Hollis Hills Civic Association
Hollis Hills Civic Association
Hollis Hills Civic Association
Hollis Hills Civic Association
Hollis Hills Civic Association
History

Hollis Hills is predominantly an upper-middle class neighborhood located in the northeastern section of Queens. Building began before World War II and continued through the 1950s.

With roughly 1,200 homes and its only shopping centers and restaurants located in small clusters at 212th Street and Union Turnpike and on the corners of Union Turnpike and Springfield Boulevard, this neighborhood has remained largely unheard of, much to the delight of its residents.

One would think it’s quiet, tree-lined streets, oversized lots, and distinctly beautiful homes would be reason enough to live here. Surprisingly it's not the #1 attraction. School District is the primary reason that makes families choose Hollis Hills over surrounding neighborhoods. Famed PS 188 Elementary School being ranked as one of the top elementary schools in New York City has steadily driven real estate market prices for years.

The diligent work of the Hollis Hills Civic association has preserved the tree lined neighborhood landscape, making Hollis Hills a top choice among home buyers.

Hollis Hills is bordered by Cunningham Park and Alley Pond Park, as well as the historic Long Island Motor Parkway. The parkway was built by William Kissam Vanderbilt, a descendant of the family that presided over the New York Central Railroad and Western Union. The parkway is now part of the Brooklyn-Queens Greenway used by bicyclers, joggers and nature trail lovers.

Notable institutions in Hollis Hills are The Chapel of the Redeemer Lutheran, The Hollis Hills Jewish Center, American Martyrs Catholic Church, the Windsor Park Branch of the Queens Borough Public Library, the John Hamburg Community Center and P.S. 188.



Hollis Hills Civic Association

This dramatic March 1941 aerial shows the Hollis Hills homes around the Motor Parkway being built. Note the unusual curve of the Motor Parkway near Peck Avenue. The parkway route was built to take advantage of an existing abandoned railroad bridge at that location. Also, compare the width of the Motor Parkway in comparison with Union Turnpike. Click on picture to see larger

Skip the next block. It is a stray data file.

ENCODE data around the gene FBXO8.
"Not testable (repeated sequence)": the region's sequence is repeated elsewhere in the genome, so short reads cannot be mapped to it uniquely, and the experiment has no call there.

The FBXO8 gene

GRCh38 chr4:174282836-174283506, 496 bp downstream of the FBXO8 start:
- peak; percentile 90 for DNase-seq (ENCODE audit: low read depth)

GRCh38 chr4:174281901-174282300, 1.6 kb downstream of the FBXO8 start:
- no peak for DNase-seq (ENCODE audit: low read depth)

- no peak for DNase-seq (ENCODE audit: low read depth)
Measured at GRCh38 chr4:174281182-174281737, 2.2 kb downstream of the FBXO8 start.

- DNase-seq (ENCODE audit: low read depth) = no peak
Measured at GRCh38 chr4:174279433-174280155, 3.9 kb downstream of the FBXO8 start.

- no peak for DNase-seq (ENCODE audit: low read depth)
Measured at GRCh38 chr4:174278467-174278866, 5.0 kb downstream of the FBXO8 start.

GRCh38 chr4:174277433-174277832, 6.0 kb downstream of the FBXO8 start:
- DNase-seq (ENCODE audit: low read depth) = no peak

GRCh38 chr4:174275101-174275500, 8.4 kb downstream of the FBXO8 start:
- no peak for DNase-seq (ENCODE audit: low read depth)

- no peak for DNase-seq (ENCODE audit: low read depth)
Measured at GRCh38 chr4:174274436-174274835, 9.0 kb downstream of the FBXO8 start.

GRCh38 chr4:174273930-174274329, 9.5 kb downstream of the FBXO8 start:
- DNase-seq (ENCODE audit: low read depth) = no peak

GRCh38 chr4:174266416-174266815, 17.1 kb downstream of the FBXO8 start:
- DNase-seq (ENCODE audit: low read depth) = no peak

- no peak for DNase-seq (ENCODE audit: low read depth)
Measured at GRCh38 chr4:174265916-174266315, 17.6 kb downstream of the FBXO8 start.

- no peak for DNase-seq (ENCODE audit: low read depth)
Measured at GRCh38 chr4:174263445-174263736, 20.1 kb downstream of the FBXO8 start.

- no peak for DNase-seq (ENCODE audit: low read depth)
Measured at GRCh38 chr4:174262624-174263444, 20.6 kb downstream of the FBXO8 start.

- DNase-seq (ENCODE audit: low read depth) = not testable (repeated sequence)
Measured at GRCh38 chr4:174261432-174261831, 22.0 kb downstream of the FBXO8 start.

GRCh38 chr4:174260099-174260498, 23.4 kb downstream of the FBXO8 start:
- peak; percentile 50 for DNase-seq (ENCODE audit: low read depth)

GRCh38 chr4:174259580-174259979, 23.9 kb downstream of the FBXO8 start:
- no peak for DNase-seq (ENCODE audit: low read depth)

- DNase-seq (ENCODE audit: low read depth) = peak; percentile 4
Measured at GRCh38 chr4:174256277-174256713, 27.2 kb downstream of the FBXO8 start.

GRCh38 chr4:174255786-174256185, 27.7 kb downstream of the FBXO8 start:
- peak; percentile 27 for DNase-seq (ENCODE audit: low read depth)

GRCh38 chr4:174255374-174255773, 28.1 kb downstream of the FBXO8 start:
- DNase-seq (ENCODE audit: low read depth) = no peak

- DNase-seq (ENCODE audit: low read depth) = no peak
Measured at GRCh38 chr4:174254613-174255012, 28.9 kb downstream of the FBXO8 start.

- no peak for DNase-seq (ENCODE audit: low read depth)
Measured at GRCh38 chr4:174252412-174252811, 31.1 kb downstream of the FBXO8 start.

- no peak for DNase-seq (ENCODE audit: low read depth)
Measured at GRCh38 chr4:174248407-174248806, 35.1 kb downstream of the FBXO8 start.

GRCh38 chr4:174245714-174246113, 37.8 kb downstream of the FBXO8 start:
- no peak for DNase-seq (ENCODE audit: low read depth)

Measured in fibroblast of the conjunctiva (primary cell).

Hollis Hills Civic Association

The Hollis Hills Civic Association's permanent Board is formed 1970. Click on picture to see larger

Hollis Hills Civic Association

The Hollis Hills Civic Association has always been concerned about the safety of our beautiful neighborhood. Police patrols formed in the early 1970's. Click on picture to see larger

Hollis Hills Civic Association

Important upgrades and beautification to Alley Pond Park – April 1970. Click on picture to see larger

Hollis Hills Civic Association

Always concerned with our neighborhood parks. Click on picture to see larger

Hollis Hills Civic Association

There was a time when NY City wanted to place an unwater public pool in Cunningham Park. Hollis Hills Civic was at the forefront of stopping this expensive project. Click on picture to see larger

Hollis Hills Civic Association

The concerned neighbors bring an end to the Cunnigham Park pool project. June 1970. Click on picture to see larger

Hollis Hills Civic Association

PS 188 was always such an important part of the community and is still one of the best schools in the City. Click on picture to see larger
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